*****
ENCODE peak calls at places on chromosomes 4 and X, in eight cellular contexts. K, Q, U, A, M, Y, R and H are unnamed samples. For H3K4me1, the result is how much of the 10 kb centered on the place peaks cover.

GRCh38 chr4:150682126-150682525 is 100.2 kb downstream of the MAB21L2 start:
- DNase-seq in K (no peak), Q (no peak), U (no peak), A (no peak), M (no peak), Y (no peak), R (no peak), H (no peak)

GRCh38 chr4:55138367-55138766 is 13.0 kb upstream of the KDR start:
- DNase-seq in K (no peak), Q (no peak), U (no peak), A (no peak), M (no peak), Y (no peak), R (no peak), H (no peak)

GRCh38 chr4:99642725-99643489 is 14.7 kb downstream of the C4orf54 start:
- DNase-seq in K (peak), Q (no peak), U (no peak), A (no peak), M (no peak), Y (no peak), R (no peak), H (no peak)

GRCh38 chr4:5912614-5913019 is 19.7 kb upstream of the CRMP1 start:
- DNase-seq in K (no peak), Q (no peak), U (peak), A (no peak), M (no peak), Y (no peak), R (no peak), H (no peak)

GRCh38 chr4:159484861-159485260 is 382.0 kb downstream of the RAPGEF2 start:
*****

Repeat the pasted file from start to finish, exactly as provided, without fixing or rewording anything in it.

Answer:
ENCODE peak calls at places on chromosomes 4 and X, in eight cellular contexts. K, Q, U, A, M, Y, R and H are unnamed samples. For H3K4me1, the result is how much of the 10 kb centered on the place peaks cover.

GRCh38 chr4:150682126-150682525 is 100.2 kb downstream of the MAB21L2 start:
- DNase-seq in K (no peak), Q (no peak), U (no peak), A (no peak), M (no peak), Y (no peak), R (no peak), H (no peak)

GRCh38 chr4:55138367-55138766 is 13.0 kb upstream of the KDR start:
- DNase-seq in K (no peak), Q (no peak), U (no peak), A (no peak), M (no peak), Y (no peak), R (no peak), H (no peak)

GRCh38 chr4:99642725-99643489 is 14.7 kb downstream of the C4orf54 start:
- DNase-seq in K (peak), Q (no peak), U (no peak), A (no peak), M (no peak), Y (no peak), R (no peak), H (no peak)

GRCh38 chr4:5912614-5913019 is 19.7 kb upstream of the CRMP1 start:
- DNase-seq in K (no peak), Q (no peak), U (peak), A (no peak), M (no peak), Y (no peak), R (no peak), H (no peak)

GRCh38 chr4:159484861-159485260 is 382.0 kb downstream of the RAPGEF2 start: